1st Edition

Cities in the Telecommunications Age
The Fracturing of Geographies

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ISBN 9780415924429
Published December 22, 1999 by Routledge
360 Pages

USD $52.95

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Book Description

First published in 2000. Routledge is an imprint of Taylor & Francis, an informa company.



James O. Wheeler is the Merle Prunty Professor of Geography at the University of Georgia.Yuko Aoyamais Assistant Professor of Geography at the University of Georgia. Barney Warf is Professor and Chair of the Department of Geography at Florida State University.


"By any measure, Cities in the Telecommunications Age is a landmark contribution to urban studies. This outstanding collection by cutting-edge researchers offers the most comprehensive and sophisticated interpretation to date of the economic and social transformations that are reshaping urban spatial organization." -- Peter O. Muller, Professor of Geography, University of Miami
"These essays, authored by a group of prominent senior scholars and promising young researchers, are both insightful and stimulating. I expect this timely book to become an important reference for students and researchers in geography and in city and regional planning." -- Qing Shen, Associate Professor, Department of Urban Studies and Planning, Massachusetts Institute of Technology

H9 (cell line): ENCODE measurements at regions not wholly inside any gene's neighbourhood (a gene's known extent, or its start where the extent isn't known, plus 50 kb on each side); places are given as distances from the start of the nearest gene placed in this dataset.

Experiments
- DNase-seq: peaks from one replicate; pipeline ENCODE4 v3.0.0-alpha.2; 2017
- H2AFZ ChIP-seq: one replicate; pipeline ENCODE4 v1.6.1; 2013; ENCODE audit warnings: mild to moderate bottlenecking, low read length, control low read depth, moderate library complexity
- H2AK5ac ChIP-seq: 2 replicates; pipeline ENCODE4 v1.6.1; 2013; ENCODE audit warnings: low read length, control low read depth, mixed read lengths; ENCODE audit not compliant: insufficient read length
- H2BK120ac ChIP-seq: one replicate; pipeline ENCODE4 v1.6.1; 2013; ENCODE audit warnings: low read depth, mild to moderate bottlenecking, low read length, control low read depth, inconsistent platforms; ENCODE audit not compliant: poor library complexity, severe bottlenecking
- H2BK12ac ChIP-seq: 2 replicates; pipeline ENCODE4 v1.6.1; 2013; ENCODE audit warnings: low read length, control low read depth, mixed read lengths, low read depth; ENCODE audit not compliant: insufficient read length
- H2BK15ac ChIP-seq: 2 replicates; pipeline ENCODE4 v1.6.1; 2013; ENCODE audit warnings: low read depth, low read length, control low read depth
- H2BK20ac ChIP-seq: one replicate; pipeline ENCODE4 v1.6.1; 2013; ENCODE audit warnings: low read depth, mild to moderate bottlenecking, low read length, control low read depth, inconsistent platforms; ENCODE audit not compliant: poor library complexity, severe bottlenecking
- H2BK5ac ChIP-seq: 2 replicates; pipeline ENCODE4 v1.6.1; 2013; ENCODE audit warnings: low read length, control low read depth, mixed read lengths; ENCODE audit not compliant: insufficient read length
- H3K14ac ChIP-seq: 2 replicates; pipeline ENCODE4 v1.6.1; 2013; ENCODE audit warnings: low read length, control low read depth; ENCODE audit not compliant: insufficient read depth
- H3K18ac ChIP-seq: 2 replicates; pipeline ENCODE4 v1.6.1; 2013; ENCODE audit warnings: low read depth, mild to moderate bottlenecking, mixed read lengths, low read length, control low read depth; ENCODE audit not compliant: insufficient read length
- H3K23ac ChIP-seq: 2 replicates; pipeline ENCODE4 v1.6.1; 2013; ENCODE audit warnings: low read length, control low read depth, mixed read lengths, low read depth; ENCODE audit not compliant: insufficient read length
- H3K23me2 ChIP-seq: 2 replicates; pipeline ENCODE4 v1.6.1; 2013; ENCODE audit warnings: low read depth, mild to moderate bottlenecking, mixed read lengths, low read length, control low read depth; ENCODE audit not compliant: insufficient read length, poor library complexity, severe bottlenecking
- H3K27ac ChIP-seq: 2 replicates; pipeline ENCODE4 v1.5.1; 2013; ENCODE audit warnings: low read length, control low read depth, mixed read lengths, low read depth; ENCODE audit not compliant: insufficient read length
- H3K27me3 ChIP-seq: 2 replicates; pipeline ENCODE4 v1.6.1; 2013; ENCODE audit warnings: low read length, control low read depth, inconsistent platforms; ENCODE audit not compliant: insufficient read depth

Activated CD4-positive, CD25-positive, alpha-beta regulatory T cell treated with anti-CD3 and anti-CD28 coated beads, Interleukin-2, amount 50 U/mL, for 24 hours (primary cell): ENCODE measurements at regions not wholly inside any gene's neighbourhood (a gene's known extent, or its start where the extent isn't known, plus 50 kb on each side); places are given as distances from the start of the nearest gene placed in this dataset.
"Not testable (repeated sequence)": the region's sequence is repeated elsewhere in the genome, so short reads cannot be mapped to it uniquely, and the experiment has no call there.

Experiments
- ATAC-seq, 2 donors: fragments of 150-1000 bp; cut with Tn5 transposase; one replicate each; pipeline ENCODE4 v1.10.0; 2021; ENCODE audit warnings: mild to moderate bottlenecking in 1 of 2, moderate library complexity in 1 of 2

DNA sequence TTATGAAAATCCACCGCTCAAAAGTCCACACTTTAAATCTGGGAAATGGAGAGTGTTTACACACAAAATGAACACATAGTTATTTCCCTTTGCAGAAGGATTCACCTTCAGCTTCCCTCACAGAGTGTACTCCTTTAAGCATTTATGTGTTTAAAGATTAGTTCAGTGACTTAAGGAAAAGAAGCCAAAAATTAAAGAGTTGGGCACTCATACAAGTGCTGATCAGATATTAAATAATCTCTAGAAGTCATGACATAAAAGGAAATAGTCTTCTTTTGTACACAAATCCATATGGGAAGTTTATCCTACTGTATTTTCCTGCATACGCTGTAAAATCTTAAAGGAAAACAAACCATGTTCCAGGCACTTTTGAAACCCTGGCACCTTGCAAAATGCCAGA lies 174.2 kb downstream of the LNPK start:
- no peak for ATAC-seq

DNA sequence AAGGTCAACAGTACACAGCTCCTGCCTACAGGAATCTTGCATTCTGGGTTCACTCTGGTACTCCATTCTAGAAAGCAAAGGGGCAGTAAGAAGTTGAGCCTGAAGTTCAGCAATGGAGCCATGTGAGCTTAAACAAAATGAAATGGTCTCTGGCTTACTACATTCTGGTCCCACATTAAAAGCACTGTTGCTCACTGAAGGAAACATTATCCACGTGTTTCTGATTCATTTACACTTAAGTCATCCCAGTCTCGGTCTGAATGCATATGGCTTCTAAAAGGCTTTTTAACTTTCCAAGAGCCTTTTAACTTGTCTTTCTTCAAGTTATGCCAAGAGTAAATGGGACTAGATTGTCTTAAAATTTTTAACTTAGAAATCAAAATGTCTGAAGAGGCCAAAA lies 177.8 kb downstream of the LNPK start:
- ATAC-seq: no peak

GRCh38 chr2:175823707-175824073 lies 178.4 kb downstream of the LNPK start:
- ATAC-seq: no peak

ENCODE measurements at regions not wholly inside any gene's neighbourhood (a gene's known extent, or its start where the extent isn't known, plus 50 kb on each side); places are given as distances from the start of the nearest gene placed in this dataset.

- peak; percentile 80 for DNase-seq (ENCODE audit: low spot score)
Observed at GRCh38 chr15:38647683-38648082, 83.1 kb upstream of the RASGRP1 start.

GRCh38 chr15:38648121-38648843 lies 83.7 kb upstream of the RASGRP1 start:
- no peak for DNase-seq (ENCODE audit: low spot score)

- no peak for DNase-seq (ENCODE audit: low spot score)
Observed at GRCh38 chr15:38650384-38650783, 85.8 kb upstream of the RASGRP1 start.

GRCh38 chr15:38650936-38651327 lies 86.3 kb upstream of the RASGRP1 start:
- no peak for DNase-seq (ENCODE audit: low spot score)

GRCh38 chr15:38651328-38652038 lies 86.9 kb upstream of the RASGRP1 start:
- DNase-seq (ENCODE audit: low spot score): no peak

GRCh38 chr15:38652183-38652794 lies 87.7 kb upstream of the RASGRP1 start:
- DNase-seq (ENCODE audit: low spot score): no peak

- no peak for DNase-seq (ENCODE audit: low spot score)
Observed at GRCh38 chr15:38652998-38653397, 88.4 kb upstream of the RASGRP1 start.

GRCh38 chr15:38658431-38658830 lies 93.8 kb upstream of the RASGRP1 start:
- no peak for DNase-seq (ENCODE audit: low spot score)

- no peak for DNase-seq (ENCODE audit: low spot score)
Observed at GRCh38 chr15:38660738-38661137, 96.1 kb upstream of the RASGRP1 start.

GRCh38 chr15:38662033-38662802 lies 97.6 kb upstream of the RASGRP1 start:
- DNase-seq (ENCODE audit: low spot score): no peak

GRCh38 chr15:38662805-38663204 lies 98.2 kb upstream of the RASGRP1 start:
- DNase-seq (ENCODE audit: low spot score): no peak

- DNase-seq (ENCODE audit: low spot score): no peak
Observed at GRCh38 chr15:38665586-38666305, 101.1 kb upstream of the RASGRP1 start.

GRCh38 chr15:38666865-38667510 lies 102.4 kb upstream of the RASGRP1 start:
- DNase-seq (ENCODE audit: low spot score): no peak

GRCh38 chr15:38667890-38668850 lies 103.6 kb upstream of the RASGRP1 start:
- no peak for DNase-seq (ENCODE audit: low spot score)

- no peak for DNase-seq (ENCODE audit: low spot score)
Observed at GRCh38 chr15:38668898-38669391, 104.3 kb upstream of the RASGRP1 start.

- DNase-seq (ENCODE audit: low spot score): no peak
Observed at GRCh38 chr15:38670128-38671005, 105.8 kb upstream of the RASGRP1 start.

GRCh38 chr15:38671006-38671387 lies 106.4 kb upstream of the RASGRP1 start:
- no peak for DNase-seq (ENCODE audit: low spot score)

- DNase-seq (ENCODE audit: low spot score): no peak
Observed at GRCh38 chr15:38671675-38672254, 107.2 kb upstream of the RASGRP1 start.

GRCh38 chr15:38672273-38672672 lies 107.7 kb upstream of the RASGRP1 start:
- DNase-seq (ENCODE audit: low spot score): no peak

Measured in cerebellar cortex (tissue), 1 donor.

"Cities in the Telecommunications Age presents a very wide-ranging and balanced scope on cities and telecommunications. Refreshingly, it includes empirical studies on various related aspects. The book is a must for scholars focusing on cities in pertinent disciplines, as well as students of telecommunications in the social sciences." -- Aharon Kellerman, Professor and Vice-President, University of Haifa
"Cities in the Telecommunications Age is a timely and important contribution to our understanding of a revolution with yet uncertain destinations. Experiences of cities in the United States and the United Kingdom and research findings in these countries offer informed comparisons and guideposts to human futures at the dawn of a new century." -- Donald G. Janelle, Professor Emeritus, Department of Geography, University of Western Ontario